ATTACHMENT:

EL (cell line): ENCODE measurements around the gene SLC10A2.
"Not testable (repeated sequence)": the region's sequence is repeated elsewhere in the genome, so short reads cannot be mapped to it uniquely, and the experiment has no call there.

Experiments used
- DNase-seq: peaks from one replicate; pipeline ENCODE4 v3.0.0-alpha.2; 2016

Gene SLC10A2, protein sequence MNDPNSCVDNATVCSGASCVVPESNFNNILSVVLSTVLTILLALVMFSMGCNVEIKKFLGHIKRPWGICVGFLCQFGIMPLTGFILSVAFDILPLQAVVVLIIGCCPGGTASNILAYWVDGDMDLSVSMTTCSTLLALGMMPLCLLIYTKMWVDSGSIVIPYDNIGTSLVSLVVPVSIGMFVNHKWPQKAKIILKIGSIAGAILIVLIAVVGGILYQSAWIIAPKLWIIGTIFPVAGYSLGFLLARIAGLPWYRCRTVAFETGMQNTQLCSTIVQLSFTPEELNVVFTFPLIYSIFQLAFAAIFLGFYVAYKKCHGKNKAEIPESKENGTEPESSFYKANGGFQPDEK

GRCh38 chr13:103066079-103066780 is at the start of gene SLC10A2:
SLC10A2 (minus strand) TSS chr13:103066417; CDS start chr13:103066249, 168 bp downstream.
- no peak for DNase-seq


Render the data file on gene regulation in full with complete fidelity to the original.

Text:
EL (cell line): ENCODE measurements around the gene SLC10A2.
"Not testable (repeated sequence)": the region's sequence is repeated elsewhere in the genome, so short reads cannot be mapped to it uniquely, and the experiment has no call there.

Experiments used
- DNase-seq: peaks from one replicate; pipeline ENCODE4 v3.0.0-alpha.2; 2016

Gene SLC10A2, protein sequence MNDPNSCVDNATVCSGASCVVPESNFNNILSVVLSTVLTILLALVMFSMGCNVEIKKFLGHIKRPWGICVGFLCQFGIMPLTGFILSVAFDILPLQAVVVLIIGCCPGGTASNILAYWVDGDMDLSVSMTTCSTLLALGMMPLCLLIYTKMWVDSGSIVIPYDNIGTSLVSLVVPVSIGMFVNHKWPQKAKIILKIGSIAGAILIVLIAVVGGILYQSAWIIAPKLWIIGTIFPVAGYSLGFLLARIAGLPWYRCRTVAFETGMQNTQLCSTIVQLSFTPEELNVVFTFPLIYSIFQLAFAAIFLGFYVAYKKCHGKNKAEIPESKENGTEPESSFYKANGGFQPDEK

GRCh38 chr13:103066079-103066780 is at the start of gene SLC10A2:
SLC10A2 (minus strand) TSS chr13:103066417; CDS start chr13:103066249, 168 bp downstream.
- no peak for DNase-seq